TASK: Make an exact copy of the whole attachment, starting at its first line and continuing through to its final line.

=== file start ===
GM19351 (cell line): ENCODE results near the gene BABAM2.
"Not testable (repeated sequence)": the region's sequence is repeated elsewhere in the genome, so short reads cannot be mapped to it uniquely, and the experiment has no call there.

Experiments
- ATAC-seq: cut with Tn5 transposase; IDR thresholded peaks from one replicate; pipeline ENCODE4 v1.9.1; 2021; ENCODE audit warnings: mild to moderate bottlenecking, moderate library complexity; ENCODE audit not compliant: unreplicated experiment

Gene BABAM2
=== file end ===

GM19351 (cell line): ENCODE results near the gene BABAM2.
"Not testable (repeated sequence)": the region's sequence is repeated elsewhere in the genome, so short reads cannot be mapped to it uniquely, and the experiment has no call there.

Experiments
- ATAC-seq: cut with Tn5 transposase; IDR thresholded peaks from one replicate; pipeline ENCODE4 v1.9.1; 2021; ENCODE audit warnings: mild to moderate bottlenecking, moderate library complexity; ENCODE audit not compliant: unreplicated experiment

Gene BABAM2